Note to Reporters: A high-resolution photo of Kathleen Galvin is available at http://col.st/L6JDw.
A Colorado State University anthropology professor served on a national task force that recently concluded in a sweeping report that addressing climate change requires more than the hard sciences — it requires altering the social institutions and cultural habits that cause it in the first place.
Kathleen Galvin, director of the Africa Center and director for educational programs in the School of Global Environmental Sustainability, was selected as one of only 11 members of the American Anthropological Association’s Global Climate Change Task Force, which met for about a year and a half before releasing its report last year. The association issued a statement based on the report Jan. 29.
“We’re not going to solve our environmental problems until we incorporate the social sciences, because it starts with people,” said Galvin, who led a subgroup charged with writing the report’s section on the drivers of climate change. “It’s not just about getting information into the hands of policy makers, it’s understanding the social and cultural dimensions of the causes and impacts of climate change. Why do we drive our SUVs?”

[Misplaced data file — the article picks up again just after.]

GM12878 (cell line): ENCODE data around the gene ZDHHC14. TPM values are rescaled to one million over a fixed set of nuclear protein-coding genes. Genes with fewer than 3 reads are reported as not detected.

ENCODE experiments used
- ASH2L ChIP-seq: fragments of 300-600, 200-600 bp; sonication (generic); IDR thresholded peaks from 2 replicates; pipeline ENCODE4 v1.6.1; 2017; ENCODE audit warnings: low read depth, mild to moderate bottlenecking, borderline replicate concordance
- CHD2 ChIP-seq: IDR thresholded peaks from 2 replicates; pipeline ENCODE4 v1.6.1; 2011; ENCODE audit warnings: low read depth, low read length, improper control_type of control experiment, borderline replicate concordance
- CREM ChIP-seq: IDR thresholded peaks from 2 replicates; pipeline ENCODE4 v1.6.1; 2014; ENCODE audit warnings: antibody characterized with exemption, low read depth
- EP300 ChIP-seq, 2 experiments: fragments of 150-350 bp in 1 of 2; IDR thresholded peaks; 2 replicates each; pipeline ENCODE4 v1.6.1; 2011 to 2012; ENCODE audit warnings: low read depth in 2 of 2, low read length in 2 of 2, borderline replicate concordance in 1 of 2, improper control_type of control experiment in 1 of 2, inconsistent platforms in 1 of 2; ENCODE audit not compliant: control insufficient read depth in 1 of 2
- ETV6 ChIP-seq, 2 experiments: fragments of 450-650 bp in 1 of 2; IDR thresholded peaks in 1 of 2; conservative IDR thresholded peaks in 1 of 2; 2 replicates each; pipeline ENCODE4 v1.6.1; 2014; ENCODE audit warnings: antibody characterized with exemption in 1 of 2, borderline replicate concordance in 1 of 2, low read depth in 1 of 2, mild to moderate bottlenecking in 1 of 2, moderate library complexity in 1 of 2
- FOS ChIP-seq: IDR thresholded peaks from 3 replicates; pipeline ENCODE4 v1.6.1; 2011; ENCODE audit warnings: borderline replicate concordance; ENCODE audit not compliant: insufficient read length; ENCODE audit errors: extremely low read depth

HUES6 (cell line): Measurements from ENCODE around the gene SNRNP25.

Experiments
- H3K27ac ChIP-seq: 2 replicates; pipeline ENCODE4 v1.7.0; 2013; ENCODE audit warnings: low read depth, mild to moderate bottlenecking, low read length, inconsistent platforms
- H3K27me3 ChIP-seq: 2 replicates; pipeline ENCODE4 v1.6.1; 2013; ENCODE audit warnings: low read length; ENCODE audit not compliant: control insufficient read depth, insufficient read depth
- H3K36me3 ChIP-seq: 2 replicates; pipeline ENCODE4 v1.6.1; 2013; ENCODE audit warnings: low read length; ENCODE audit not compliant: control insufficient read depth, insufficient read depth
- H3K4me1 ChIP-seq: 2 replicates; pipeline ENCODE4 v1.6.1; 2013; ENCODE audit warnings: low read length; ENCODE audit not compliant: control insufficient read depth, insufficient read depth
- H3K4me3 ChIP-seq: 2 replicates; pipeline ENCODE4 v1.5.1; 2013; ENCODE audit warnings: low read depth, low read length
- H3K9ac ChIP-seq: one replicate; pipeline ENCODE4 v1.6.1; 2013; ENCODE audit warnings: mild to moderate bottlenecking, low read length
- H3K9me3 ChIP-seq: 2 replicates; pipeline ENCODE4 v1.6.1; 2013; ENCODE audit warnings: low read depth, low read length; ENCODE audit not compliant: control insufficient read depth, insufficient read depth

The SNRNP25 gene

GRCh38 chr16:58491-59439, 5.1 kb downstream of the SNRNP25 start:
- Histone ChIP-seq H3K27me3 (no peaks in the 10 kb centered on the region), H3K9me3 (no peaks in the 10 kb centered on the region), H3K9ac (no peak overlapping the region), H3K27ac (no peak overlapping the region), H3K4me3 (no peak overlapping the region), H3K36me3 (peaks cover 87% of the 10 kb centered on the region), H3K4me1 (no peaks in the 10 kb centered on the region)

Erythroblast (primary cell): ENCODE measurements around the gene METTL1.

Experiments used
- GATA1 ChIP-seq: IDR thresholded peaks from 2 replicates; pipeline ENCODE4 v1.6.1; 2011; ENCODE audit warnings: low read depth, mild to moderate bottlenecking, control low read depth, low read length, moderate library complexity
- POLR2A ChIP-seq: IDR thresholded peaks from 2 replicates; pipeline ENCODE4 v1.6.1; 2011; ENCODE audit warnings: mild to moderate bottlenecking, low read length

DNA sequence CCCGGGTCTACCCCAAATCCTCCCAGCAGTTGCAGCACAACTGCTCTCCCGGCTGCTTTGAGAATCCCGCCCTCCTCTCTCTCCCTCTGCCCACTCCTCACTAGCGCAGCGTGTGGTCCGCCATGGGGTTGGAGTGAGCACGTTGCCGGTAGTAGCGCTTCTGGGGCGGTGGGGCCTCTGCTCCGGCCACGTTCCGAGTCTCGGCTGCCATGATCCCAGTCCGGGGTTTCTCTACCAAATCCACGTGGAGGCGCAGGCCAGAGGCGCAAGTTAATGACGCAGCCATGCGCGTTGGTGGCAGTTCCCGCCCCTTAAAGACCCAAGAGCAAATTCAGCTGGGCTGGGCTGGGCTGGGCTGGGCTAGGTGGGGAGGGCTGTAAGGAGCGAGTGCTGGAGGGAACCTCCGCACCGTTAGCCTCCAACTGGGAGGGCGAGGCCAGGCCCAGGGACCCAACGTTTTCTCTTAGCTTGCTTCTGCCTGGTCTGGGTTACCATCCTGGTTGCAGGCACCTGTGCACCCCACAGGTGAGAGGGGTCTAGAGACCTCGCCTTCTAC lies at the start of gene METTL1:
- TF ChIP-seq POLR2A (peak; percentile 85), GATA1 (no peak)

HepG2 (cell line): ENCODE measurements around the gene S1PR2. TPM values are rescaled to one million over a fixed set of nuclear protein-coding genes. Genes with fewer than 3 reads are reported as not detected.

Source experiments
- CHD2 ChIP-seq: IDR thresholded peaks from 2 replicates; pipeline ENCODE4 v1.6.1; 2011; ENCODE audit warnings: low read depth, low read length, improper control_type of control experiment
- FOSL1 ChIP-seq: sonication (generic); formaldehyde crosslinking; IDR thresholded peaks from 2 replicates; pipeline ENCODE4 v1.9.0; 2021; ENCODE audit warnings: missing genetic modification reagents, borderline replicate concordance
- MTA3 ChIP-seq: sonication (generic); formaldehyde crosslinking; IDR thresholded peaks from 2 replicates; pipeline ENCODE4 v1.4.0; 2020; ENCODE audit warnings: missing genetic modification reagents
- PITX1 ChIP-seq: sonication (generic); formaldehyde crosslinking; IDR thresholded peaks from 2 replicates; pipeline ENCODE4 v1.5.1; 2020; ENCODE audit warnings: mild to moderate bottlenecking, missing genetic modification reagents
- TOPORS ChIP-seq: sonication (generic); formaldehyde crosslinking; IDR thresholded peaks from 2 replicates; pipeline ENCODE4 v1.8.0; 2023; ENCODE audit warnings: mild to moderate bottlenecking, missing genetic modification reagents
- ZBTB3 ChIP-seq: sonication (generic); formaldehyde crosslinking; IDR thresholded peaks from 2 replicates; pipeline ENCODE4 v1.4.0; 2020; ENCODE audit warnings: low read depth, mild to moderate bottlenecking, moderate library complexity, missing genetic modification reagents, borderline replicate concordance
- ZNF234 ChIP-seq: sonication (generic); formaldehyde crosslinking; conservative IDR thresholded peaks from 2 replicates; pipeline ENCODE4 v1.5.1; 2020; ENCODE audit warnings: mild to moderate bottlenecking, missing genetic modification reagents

The statement recently issued by the association makes eight points, including the finding that climate change intensifies underlying problems like economic disparities, food/water insecurity and armed conflict. The impacts of climate change will be especially burdensome to already vulnerable populations, according to the statement. While the emphasis on fossil fuels and our culture of consumerism are largely to blame, it says, focusing solely on reducing carbon emissions will not be enough — and efforts will be needed at regional and local levels.
“Real solutions will require knowledge and insight from the social sciences and humanities, not only from the natural sciences,” the statement concludes. “Climate change is not a natural problem, it is a human problem.”
Galvin, whose research focuses primarily on biodiversity, conservation and human well-being in dryland areas of Africa and Mongolia, said she was honored to be chosen to serve on the task force.
“It was nice to work with so many peers who I knew by reputation but had never met,” she said.
“This task force, with members like Dr. Kathleen Galvin, are among our most experienced researchers,” said Ed Liebow, executive director of the association. “Their report frames the problem just right, and offers important anthropological insights to illuminate the ways that global climate change will intensify underlying problems, disproportionately burden the most vulnerable, and call out for locally and regionally crafted adaptations.”